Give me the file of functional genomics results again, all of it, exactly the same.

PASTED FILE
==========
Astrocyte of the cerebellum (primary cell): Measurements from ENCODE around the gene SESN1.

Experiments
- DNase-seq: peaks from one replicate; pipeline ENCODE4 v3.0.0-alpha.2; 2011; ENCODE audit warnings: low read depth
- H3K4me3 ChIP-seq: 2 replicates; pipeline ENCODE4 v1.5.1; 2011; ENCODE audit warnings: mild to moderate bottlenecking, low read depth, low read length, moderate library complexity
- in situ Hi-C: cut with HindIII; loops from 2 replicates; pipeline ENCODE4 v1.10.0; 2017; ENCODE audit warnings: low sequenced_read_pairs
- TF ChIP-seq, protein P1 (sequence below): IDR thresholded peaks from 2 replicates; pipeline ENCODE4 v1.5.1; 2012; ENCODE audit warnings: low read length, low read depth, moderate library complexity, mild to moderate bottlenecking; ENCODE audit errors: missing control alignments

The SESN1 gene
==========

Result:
Astrocyte of the cerebellum (primary cell): Measurements from ENCODE around the gene SESN1.

Experiments
- DNase-seq: peaks from one replicate; pipeline ENCODE4 v3.0.0-alpha.2; 2011; ENCODE audit warnings: low read depth
- H3K4me3 ChIP-seq: 2 replicates; pipeline ENCODE4 v1.5.1; 2011; ENCODE audit warnings: mild to moderate bottlenecking, low read depth, low read length, moderate library complexity
- in situ Hi-C: cut with HindIII; loops from 2 replicates; pipeline ENCODE4 v1.10.0; 2017; ENCODE audit warnings: low sequenced_read_pairs
- TF ChIP-seq, protein P1 (sequence below): IDR thresholded peaks from 2 replicates; pipeline ENCODE4 v1.5.1; 2012; ENCODE audit warnings: low read length, low read depth, moderate library complexity, mild to moderate bottlenecking; ENCODE audit errors: missing control alignments

The SESN1 gene